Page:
The “one heart beat” attitude or culture was followed throughout the organization. Pete Carroll asked people around him to be mindful of themselves in a way that allows them to explore themselves and this was followed by the coaches working with the athletes to come to a clear understanding of what is possible within themselves. This helped them come together in preparing a strategy of how they could achieve this possibility physically, mentally, nutritionally and technically. The framework was basically to come to an understanding of what is in your control and to invest in it in an intelligent manner.

3. Embrace failing fast

The organization learned that mistakes happen and no game can be played perfectly. After accepting this they build a skill set that develops the fastest recovery from mistakes. The team in essence embrace failing fast. This reminds me of the attitude amongst successful new businesses to accept failure as part of the process and in turn these companies are leading the world in innovation and profit.

4. Bring mindfulness into play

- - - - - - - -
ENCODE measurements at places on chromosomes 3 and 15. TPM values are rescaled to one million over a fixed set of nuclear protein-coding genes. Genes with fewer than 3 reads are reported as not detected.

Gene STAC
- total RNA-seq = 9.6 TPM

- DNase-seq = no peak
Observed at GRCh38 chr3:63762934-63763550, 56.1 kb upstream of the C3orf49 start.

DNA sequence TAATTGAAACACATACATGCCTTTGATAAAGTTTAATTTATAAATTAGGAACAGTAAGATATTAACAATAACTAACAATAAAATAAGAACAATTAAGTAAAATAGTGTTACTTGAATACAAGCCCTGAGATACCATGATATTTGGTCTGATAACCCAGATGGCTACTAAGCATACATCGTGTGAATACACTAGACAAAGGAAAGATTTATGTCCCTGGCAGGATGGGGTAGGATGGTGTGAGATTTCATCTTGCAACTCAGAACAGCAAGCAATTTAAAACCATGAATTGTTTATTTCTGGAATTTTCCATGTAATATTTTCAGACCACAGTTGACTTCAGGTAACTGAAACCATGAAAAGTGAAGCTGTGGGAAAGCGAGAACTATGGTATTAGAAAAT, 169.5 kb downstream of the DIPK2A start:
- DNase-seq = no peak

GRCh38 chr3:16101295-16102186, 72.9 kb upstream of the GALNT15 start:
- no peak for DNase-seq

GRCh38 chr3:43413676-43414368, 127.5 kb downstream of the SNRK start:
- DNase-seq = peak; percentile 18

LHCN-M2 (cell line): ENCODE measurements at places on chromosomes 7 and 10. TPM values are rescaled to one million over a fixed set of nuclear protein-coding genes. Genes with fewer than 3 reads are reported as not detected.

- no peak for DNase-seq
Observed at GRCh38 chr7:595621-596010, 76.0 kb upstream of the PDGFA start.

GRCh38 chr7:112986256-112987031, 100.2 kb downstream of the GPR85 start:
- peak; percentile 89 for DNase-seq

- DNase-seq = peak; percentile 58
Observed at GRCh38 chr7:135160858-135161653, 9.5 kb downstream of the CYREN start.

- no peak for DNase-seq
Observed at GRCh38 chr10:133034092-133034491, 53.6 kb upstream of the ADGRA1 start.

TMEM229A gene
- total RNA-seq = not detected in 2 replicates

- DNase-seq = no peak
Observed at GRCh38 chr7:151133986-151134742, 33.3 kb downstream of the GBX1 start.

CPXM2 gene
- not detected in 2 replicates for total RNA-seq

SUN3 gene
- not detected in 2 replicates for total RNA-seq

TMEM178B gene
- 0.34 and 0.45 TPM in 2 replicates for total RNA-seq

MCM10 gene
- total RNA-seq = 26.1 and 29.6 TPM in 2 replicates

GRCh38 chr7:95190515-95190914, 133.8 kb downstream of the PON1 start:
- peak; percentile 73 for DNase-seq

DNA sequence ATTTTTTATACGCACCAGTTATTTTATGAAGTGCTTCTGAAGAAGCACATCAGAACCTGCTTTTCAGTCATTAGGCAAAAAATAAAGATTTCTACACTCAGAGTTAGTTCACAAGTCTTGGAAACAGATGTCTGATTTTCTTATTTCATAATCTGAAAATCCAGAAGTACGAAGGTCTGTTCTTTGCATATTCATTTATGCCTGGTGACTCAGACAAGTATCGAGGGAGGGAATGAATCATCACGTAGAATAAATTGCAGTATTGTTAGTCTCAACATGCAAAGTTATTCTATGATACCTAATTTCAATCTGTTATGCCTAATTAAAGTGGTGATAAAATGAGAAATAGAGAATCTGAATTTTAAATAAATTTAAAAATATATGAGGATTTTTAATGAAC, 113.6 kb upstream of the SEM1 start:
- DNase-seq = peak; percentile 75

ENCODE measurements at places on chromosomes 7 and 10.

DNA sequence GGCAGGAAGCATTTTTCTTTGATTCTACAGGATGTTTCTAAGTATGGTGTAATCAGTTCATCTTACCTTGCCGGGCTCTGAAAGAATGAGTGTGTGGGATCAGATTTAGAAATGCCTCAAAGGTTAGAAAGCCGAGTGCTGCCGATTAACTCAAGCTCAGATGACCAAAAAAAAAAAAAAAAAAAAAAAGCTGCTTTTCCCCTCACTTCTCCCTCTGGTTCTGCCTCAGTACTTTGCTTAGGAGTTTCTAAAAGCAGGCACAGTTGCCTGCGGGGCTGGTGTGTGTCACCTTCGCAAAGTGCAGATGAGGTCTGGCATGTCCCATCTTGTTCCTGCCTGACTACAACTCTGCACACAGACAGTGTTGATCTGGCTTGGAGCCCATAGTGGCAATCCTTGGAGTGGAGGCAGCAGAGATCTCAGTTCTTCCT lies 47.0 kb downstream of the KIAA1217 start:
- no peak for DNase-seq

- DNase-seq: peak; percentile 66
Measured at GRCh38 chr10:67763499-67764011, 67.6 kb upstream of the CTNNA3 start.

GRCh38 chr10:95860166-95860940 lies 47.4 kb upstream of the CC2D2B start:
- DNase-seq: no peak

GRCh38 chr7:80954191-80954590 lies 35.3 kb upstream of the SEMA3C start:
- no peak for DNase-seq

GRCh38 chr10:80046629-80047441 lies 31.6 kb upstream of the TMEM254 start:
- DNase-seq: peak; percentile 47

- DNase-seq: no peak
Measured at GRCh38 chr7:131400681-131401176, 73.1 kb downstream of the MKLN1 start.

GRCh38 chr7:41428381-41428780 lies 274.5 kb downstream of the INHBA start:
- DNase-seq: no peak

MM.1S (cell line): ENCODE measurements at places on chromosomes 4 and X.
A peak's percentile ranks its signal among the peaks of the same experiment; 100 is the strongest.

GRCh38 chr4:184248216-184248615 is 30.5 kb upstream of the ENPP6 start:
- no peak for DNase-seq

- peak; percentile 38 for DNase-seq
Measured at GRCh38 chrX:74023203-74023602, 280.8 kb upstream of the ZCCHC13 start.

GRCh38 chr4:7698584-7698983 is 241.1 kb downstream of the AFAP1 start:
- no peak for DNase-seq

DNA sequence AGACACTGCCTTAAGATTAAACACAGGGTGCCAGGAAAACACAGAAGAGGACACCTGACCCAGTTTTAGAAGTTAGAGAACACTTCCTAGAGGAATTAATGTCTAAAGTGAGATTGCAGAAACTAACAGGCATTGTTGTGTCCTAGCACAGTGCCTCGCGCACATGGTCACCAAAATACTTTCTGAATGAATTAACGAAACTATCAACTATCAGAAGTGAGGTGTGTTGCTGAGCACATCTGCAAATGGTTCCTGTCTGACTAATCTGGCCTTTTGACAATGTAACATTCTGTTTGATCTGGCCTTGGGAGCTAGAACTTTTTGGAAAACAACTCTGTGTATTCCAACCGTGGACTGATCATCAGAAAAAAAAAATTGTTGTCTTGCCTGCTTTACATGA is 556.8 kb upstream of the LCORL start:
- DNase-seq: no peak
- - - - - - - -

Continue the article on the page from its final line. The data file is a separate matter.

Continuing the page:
He points out an interesting fact that in truth athletes are constantly at a vulnerable stage in a very high intensity environment. If an athlete is not able to handle that moment they come up wanting and are in pain due to the fact that they are not able to be themselves during that moment of high intensity. With mindfulness skills one can become aware of how the athlete is doing within himself and his engagement with his immediate environment. This awareness during high levels of engagement during a moment of high intensity combined with technical skills that are precise can dissolve the pressure and make that moment no more complicated than any other.

5.  Erase ego without really challenging it.